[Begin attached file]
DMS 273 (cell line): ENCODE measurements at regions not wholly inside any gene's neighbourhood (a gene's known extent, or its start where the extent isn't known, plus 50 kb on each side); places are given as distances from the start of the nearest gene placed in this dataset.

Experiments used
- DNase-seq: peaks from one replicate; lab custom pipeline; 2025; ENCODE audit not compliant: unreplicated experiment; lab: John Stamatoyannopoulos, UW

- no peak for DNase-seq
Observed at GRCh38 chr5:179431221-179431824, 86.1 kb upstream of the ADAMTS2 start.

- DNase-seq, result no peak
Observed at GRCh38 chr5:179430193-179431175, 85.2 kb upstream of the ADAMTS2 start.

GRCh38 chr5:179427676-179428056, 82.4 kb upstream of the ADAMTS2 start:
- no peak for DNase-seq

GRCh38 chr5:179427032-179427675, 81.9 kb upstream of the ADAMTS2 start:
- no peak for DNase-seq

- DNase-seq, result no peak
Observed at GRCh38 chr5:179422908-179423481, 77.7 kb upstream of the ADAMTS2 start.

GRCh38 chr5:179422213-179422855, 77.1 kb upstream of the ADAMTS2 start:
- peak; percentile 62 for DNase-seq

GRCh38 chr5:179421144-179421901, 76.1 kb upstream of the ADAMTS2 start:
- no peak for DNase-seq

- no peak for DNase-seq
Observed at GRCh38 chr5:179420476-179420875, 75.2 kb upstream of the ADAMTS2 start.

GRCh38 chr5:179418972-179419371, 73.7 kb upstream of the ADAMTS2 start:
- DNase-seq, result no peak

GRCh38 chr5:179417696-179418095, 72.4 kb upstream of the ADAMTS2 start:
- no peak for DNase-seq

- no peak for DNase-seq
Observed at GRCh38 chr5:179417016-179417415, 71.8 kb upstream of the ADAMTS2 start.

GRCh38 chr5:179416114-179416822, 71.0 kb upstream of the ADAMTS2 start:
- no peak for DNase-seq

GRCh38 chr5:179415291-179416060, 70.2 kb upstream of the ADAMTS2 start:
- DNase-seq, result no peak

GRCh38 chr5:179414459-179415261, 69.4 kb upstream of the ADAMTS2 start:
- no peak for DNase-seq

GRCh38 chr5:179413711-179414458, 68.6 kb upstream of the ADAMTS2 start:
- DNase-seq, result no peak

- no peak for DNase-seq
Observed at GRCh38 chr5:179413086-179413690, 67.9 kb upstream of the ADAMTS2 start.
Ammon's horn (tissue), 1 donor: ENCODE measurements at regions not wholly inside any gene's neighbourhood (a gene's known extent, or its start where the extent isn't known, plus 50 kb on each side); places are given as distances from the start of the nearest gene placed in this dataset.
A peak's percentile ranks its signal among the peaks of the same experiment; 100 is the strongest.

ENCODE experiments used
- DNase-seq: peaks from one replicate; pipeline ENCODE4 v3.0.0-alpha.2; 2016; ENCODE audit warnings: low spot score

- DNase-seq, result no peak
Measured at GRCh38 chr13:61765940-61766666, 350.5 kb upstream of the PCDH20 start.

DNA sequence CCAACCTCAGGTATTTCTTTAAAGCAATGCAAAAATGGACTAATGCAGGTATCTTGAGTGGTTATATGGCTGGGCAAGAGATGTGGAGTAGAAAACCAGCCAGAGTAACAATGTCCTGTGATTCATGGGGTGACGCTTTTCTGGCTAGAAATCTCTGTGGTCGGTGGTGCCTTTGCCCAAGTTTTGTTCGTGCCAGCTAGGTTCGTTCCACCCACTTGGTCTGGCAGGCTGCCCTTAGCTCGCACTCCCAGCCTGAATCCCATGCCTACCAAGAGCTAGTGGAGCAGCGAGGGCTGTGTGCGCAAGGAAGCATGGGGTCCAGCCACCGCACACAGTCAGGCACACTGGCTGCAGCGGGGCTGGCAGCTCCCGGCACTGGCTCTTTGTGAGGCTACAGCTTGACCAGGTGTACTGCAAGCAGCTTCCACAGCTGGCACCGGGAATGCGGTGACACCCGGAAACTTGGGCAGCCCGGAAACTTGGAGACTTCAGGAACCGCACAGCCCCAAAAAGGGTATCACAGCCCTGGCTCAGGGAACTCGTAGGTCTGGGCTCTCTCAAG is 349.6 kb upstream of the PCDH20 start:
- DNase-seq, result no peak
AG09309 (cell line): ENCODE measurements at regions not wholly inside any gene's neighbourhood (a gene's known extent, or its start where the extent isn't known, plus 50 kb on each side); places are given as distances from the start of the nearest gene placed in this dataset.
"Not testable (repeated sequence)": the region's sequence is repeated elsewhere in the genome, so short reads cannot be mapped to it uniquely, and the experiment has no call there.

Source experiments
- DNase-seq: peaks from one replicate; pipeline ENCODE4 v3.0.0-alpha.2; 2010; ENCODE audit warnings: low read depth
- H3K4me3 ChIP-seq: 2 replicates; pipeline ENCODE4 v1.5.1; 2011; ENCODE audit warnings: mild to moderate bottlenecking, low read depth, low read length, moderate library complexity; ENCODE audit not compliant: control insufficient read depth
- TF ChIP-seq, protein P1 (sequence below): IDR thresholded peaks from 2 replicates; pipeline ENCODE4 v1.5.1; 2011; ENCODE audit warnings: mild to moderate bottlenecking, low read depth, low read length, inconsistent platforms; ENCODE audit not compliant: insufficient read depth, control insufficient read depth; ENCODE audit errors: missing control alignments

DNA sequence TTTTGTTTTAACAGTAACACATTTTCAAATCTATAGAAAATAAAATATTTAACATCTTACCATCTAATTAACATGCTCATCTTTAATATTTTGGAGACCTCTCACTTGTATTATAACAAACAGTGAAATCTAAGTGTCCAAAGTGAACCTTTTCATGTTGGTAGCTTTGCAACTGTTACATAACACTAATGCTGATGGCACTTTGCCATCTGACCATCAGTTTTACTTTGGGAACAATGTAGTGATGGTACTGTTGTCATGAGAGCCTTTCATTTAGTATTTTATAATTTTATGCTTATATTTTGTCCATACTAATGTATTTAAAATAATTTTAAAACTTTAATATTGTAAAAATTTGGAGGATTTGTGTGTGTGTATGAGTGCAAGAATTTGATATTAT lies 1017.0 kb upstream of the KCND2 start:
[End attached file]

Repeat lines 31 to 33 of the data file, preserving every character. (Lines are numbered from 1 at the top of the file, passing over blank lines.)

- no peak for DNase-seq

GRCh38 chr5:179413711-179414458, 68.6 kb upstream of the ADAMTS2 start:
- DNase-seq, result no peak